When I was really little — before I started taking my medication — we would practice swallowing pills with mini M&M’s. Once I mastered the M&M’s, the real thing started. Adderall only lasted 2 weeks because of the rebound effects. Ritalin. Strattera for 2 months.

“I had my baby back but she still couldn’t concentrate.”

They landed on Concerta which I took for 7 years. It wasn’t the perfect match but it was the best that they could do. To be honest, I don’t remember much about it except that I never felt like myself. I felt like a test monkey. I hated medication.

My Turn

I started to push back when I was in 8th grade. I told them I felt sad. I told them I didn’t feel like myself. I told them I didn’t want to take medication anymore. It made me feel robotic. I wasn’t telling the therapists and doctors anything new. I was just 13 now and my words meant something.

High School

We then went through the diagnosis process all over again. Therapists, coaches, teachers, doctors, more therapists, psychiatrists.

New diagnosis. Anxiety and ADD.

Back on Adderall. It felt too harsh after the first two weeks.

“We need to keep you on it for at least a month to see real effects.”

Didn’t work. New psychiatrist, new medication. Vyvanse. New therapist.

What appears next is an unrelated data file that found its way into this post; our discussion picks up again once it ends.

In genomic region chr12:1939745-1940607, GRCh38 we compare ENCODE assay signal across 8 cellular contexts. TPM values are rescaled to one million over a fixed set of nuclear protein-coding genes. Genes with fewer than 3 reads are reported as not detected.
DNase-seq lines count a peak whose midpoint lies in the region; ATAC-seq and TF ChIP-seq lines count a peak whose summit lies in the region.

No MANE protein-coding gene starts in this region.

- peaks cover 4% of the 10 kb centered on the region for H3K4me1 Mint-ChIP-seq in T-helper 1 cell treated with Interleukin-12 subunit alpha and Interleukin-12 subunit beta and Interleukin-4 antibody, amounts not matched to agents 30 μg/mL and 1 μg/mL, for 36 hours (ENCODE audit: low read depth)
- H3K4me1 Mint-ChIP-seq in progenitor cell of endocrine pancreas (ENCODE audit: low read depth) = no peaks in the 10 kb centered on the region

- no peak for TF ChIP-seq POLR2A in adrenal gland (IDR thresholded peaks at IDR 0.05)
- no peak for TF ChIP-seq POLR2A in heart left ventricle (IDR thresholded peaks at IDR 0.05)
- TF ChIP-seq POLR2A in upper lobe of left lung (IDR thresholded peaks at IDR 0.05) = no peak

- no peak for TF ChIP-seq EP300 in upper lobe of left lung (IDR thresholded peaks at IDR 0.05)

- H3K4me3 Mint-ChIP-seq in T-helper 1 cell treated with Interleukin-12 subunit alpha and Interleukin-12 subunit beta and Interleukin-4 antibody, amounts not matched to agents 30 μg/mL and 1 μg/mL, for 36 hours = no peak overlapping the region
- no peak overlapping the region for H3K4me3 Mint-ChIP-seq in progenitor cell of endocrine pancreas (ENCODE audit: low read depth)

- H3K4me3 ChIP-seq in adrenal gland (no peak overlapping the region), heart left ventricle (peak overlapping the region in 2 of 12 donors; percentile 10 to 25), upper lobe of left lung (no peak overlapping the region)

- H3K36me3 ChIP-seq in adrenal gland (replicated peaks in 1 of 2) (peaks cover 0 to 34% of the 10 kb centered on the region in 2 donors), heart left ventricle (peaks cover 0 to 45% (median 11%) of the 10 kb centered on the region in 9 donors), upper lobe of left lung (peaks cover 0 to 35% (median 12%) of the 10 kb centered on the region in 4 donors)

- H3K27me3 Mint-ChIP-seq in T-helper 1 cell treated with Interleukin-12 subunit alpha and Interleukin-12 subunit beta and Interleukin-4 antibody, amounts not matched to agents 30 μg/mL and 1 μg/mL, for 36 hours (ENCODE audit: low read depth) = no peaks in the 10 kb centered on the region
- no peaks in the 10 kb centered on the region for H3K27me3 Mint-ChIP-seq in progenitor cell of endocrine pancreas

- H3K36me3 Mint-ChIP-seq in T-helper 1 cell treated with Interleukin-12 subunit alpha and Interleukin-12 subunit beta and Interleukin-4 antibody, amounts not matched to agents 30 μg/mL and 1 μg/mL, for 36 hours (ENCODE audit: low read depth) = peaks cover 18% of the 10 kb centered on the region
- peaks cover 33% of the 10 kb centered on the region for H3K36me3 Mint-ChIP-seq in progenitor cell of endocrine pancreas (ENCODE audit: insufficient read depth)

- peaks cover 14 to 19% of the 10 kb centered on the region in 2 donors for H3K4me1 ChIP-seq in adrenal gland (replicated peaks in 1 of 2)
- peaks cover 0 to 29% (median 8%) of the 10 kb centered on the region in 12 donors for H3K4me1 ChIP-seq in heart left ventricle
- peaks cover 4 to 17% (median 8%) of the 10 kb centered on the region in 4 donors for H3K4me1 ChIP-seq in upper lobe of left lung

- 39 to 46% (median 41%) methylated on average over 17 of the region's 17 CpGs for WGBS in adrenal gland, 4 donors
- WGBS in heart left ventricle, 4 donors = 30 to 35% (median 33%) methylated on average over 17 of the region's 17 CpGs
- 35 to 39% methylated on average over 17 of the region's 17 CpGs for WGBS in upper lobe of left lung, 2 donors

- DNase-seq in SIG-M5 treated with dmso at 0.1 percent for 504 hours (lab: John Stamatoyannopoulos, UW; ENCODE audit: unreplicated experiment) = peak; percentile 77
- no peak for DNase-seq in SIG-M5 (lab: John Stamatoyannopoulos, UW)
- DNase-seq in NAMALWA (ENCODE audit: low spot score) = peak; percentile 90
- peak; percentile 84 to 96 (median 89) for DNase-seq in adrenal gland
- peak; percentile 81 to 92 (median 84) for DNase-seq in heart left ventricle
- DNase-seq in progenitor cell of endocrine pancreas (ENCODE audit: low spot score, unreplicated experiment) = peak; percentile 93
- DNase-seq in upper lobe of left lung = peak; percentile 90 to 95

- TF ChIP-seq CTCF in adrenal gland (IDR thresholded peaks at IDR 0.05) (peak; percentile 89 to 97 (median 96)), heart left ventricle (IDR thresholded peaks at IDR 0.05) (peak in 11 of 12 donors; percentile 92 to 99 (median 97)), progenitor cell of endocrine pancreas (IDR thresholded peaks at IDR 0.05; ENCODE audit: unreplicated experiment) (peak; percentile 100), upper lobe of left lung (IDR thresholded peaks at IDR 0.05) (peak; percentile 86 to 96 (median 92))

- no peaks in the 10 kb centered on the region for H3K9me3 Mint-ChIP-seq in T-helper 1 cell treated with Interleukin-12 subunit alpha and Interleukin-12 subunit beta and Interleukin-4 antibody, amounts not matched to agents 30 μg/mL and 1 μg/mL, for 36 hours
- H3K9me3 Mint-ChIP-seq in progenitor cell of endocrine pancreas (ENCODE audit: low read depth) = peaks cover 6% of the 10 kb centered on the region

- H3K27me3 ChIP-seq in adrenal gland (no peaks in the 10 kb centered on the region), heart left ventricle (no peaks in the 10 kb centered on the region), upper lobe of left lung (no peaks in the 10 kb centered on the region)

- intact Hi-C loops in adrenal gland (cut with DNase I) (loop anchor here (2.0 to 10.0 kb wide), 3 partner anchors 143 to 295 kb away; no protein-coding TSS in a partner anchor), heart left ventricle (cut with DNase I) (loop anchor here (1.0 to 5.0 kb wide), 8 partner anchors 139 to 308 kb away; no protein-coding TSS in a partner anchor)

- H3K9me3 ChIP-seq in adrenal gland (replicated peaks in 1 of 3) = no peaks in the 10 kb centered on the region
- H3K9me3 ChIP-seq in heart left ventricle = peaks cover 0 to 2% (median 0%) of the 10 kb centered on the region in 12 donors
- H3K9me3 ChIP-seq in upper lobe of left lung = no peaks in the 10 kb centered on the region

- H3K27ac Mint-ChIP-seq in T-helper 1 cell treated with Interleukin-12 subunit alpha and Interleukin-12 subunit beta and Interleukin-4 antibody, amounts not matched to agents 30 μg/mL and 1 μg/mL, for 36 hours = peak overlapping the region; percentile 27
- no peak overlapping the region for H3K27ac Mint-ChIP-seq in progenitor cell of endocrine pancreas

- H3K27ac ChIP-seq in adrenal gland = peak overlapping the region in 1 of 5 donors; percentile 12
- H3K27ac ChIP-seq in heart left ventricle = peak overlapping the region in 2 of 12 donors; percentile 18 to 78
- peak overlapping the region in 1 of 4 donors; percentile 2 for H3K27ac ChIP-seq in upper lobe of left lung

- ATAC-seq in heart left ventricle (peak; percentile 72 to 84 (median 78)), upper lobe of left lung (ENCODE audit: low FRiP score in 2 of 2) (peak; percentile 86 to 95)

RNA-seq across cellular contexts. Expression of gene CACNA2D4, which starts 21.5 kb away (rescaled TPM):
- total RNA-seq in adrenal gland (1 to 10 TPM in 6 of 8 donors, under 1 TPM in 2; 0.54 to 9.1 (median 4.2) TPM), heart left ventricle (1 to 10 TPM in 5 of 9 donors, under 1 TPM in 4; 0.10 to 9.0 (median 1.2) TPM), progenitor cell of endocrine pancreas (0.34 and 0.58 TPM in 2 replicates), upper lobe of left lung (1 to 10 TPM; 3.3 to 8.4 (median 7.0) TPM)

“I think she may be bipolar.”

New therapist.

“Bipolar depression.”

New therapist.


Why couldn’t anyone tell me what was wrong with me? That’s all I ever wanted. If I knew what was wrong and someone could pick a diagnosis, I could help myself. My parents could start to understand and we’d work through it. At this point, I was starting to feel a heavier type of sadness. My parents saw me slipping.

They became just as desperate as I did. I would put up a fight with my mom to take my medication in the mornings. I started to get creative. I would put the pill in my mouth and spit it out in the trash when she wasn’t looking. She caught on. I’d wait to spit it out outside. She caught on to that as well. At some point, the routine became take the pill in front of my mom and lift up my tongue to prove it was taken. Then, I could leave.

I had a group of friends in high school that seemed cool at first, but they were mean to people outside of ‘the group’. They were mean to each other but, most importantly, they were mean to themselves. I was sick of it, so I ditched them just as much as they’d pushed me out. I became even more of an outcast. I chose to stay to myself. I played golf, I did art, I had friends here and there from each ‘group’ but now, because of the isolation, I felt even more depressed. Even more stuck in my own head.